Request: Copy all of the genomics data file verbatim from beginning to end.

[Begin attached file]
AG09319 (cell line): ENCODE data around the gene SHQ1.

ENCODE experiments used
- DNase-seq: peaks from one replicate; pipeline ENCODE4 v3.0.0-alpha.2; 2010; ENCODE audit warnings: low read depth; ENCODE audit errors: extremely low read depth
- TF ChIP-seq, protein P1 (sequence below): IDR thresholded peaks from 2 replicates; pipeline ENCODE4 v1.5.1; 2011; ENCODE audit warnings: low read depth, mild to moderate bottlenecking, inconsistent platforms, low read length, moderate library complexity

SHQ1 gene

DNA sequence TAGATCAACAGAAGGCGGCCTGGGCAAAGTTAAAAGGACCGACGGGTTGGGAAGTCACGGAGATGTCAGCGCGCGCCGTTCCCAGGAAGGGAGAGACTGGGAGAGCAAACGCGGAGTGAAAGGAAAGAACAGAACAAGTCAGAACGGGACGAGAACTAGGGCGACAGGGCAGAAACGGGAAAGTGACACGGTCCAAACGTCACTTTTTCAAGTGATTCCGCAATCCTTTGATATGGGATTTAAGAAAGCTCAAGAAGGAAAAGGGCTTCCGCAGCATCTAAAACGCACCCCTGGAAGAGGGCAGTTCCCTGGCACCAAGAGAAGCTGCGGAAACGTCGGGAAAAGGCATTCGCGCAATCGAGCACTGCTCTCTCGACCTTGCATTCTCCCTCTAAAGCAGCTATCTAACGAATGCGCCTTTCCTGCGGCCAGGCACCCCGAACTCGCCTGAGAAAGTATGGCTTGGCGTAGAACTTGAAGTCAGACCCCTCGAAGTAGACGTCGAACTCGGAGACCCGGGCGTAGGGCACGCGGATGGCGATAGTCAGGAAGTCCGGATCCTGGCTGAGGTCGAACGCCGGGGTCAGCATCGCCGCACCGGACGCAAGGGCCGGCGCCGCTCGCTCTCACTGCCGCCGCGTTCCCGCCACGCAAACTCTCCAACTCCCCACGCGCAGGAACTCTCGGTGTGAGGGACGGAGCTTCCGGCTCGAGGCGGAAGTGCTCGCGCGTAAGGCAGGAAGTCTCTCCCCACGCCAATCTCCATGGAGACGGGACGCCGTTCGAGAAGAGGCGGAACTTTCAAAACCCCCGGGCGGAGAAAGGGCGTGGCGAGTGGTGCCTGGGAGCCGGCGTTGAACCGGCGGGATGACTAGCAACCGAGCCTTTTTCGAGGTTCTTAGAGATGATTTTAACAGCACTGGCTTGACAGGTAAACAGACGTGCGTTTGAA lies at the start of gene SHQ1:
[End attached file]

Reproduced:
AG09319 (cell line): ENCODE data around the gene SHQ1.

ENCODE experiments used
- DNase-seq: peaks from one replicate; pipeline ENCODE4 v3.0.0-alpha.2; 2010; ENCODE audit warnings: low read depth; ENCODE audit errors: extremely low read depth
- TF ChIP-seq, protein P1 (sequence below): IDR thresholded peaks from 2 replicates; pipeline ENCODE4 v1.5.1; 2011; ENCODE audit warnings: low read depth, mild to moderate bottlenecking, inconsistent platforms, low read length, moderate library complexity

SHQ1 gene

DNA sequence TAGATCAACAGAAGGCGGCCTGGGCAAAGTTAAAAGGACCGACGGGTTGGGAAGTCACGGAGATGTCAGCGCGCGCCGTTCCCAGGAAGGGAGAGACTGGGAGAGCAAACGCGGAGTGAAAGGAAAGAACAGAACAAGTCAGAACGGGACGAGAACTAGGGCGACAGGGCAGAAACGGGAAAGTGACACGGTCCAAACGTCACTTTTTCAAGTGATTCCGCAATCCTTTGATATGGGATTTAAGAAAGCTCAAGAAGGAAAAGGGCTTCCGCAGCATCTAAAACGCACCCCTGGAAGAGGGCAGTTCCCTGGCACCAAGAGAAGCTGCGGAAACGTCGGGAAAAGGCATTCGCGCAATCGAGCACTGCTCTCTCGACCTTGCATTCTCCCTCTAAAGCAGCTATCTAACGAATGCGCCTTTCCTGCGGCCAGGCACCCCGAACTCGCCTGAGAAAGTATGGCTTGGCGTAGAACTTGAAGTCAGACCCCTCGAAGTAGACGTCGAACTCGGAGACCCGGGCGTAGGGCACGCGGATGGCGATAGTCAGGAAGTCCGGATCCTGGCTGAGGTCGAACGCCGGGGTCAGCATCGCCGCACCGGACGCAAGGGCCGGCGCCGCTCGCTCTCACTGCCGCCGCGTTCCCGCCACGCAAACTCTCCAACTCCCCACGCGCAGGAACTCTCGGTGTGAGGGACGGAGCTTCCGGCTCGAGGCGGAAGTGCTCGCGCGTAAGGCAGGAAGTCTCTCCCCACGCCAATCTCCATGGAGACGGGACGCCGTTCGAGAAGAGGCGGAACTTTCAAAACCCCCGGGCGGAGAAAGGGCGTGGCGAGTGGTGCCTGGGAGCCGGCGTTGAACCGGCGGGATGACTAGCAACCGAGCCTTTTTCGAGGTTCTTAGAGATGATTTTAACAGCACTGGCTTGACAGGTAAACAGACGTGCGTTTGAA lies at the start of gene SHQ1: